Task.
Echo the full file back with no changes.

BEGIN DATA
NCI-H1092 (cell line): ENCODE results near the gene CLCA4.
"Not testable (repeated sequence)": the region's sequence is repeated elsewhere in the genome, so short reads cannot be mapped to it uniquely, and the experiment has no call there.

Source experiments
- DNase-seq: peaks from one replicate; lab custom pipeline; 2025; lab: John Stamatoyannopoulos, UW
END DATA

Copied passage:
NCI-H1092 (cell line): ENCODE results near the gene CLCA4.
"Not testable (repeated sequence)": the region's sequence is repeated elsewhere in the genome, so short reads cannot be mapped to it uniquely, and the experiment has no call there.

Source experiments
- DNase-seq: peaks from one replicate; lab custom pipeline; 2025; lab: John Stamatoyannopoulos, UW